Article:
The minimum wage traps unemployed people in poverty

Xolile Mpini

Sun May 22 2022 22:00:00 GMT+0000 (Coordinated Universal Time)

A caring government would listen to the unemployed people whom they claim to represent and put to the test the proposed solutions that will address the scourge of unemployment. The government must write our proposed Job Seekers Exemption Certificate into law and any unemployed individual must be able to voluntarily apply for it.

Since the National Minimum Wage was introduced in South Africa, the unemployment rate increases quarter by quarter, and the doors of employment are permanently closed. There are about fourteen (14) million plus, vulnerable, and hopeless unemployed people who are unable to enter the labour market. They are blocked by the National Minimum Wage.

Unemployed people in villages and townships are involved in crime and smoking all sorts of drugs. Others resort to committing suicide as they cannot endure the trauma and depression caused by their status of unemployment. The main cause of these social ills is the National Minimum Wage. Its implementation made it very difficult for the unemployed people to participate meaningfully in the restoration of their dignity and enjoy the fruits of their labour.

Our suspicion is that the law makers do not have the interests of the unemployed people at heart. Their intention is to deliberately keep the unemployed people unemployed and give them grants so that they can be seen as caring. However, deep down they want to maintain their voting block which by the way is shrinking every five years.

What is worse and disgusting is that an institution like the South African Human Rights Commission, who are supposed to protect the human rights of the unemployed people, is failing in its duties. The SAHRC refused flatly to investigate our complaint against Parliament. The only thing they specialise in, is to chase cases of purported racism and they will run like headless chickens to attend to such nonsensical cases.

It is in the interests of the unemployed people that Parliament respect the “right to dignity” as enshrined in the Bill of Rights and in this instance a law such as the National Minimum Wage violates the right to dignity of the unemployed people.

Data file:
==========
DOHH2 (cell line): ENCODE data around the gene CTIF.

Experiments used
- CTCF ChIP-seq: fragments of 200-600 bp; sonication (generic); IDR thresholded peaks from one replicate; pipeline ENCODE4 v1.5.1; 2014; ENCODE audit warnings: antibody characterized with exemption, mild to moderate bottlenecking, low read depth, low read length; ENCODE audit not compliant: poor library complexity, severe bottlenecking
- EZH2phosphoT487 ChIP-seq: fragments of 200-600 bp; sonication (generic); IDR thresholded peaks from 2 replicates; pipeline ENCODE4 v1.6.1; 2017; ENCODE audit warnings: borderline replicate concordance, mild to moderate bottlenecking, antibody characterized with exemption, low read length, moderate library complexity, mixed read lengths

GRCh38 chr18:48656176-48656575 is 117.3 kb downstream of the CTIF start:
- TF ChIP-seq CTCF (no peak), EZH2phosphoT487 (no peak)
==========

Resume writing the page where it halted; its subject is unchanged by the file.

Sometimes it makes no sense to us that the government will be willing to give the unemployed people grants for doing absolutely nothing, and at the same time refuse the unemployed people a right to negotiate basic conditions of employment and wages that best suit both the potential employer and the unemployed individual. And to do so outside the ambit of the labour and national minimum wage law. This is clear proof that labour policies are unfairly discriminating against unemployed people. Instead of helping the unemployed they are stopping them from getting jobs.

A caring government would listen to the unemployed people whom they claim to represent and put to the test the proposed solutions that will address the scourge of unemployment. The government must write our proposed Job Seekers Exemption Certificate into law and any unemployed individual must be able to voluntarily apply for it. The Job Seekers Exemption Certificate can be used as a legal document that releases long term unemployed people from the shackles of unemployment by removing the barriers to entry into the labour market that violently keep the poorest South Africans out of the labour market. And it will do that without affecting the protection that the labour laws give to those who are already employed.

Author:
Xolile Mpini
CEO of the Langeberg Unemployed Forum